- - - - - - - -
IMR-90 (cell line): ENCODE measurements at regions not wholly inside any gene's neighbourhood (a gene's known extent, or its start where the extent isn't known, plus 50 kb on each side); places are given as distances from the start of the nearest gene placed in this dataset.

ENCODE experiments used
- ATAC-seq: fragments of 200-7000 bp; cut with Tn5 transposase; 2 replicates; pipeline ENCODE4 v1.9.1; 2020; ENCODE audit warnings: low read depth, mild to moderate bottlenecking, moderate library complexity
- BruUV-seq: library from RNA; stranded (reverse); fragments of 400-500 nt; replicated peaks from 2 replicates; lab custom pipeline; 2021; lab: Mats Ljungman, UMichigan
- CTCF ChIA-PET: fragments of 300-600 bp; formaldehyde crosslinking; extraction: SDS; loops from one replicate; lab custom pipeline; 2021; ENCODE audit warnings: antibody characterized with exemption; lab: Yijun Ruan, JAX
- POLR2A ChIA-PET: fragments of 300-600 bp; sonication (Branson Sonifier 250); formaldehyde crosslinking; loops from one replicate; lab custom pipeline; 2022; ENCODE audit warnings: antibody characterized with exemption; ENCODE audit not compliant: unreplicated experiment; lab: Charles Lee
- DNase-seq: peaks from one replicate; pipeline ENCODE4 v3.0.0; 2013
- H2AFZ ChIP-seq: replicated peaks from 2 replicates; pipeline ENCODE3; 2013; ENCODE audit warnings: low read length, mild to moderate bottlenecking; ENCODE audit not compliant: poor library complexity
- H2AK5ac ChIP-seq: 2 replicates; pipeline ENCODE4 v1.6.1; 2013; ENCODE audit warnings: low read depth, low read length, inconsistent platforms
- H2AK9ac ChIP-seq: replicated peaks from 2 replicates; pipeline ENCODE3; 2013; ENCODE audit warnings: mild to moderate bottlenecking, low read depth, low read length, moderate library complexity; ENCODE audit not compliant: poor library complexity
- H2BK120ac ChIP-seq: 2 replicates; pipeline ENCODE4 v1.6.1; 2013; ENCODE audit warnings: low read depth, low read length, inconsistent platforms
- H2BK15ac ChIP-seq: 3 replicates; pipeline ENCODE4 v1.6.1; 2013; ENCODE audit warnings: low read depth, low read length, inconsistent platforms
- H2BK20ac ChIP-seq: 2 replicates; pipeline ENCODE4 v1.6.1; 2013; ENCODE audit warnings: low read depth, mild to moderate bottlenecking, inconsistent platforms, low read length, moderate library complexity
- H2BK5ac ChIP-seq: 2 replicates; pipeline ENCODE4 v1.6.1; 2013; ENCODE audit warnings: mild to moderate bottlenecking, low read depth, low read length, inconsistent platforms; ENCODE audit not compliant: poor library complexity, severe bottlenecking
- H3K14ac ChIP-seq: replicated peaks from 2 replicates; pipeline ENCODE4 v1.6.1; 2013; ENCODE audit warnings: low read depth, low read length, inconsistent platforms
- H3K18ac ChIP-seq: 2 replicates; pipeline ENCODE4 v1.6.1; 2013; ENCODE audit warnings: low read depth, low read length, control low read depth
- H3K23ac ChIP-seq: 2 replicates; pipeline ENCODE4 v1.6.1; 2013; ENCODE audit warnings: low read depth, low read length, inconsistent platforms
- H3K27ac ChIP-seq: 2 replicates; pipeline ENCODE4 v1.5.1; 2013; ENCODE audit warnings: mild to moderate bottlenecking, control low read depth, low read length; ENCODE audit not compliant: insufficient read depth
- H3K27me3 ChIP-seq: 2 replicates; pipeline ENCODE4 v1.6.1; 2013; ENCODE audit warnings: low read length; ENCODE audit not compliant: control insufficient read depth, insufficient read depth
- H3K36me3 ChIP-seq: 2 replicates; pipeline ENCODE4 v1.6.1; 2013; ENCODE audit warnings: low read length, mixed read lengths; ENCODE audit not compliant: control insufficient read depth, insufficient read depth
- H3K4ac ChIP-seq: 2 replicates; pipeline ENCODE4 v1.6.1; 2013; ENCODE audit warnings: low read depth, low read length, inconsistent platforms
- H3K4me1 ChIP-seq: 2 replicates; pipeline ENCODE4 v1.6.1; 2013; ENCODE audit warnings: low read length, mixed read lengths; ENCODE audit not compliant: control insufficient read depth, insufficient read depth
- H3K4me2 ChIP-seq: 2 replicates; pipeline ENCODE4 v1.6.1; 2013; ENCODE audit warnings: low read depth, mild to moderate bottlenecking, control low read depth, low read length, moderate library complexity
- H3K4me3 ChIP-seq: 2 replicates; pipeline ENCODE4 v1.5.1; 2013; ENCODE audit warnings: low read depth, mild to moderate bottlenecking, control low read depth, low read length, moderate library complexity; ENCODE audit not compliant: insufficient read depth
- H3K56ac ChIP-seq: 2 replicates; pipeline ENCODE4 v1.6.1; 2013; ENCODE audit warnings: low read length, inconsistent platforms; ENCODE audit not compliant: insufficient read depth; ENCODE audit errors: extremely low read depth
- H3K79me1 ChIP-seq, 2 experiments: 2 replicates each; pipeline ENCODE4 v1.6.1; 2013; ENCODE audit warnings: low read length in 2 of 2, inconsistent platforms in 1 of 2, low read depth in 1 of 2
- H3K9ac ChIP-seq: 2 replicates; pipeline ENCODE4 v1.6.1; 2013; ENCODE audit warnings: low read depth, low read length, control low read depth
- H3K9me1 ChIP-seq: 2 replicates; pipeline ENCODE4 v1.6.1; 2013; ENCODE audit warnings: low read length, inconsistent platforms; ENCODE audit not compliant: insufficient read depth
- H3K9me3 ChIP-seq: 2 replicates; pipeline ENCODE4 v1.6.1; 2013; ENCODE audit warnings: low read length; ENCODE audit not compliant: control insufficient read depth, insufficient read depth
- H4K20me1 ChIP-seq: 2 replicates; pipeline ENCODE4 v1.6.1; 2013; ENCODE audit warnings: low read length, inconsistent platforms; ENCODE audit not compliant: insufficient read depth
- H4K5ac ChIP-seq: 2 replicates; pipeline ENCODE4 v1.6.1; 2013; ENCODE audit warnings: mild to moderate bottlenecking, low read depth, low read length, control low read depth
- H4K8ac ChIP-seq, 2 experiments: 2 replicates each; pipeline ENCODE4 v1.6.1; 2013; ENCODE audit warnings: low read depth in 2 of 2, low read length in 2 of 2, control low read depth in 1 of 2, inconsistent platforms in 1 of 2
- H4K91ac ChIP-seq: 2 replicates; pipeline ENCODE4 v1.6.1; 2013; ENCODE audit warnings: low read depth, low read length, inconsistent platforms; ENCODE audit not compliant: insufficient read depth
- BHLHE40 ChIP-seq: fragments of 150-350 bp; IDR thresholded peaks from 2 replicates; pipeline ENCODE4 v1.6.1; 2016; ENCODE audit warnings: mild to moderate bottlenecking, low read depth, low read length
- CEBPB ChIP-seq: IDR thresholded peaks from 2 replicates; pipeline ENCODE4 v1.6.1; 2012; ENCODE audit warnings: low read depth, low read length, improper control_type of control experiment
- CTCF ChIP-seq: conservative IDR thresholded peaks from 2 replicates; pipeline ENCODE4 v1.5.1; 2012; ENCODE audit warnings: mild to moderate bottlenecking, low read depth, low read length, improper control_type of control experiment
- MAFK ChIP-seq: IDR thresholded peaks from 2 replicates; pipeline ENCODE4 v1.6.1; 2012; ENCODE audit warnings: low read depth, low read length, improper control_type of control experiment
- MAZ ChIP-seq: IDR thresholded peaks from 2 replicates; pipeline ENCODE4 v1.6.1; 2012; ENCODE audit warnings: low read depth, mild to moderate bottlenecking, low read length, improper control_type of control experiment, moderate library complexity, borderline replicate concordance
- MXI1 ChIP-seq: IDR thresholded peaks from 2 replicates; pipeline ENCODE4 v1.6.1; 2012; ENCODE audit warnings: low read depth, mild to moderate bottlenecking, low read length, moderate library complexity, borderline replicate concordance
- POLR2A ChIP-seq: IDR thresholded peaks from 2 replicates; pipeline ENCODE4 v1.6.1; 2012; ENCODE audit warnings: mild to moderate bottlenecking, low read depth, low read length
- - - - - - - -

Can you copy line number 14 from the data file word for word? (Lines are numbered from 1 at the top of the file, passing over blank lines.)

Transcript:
- H2BK5ac ChIP-seq: 2 replicates; pipeline ENCODE4 v1.6.1; 2013; ENCODE audit warnings: mild to moderate bottlenecking, low read depth, low read length, inconsistent platforms; ENCODE audit not compliant: poor library complexity, severe bottlenecking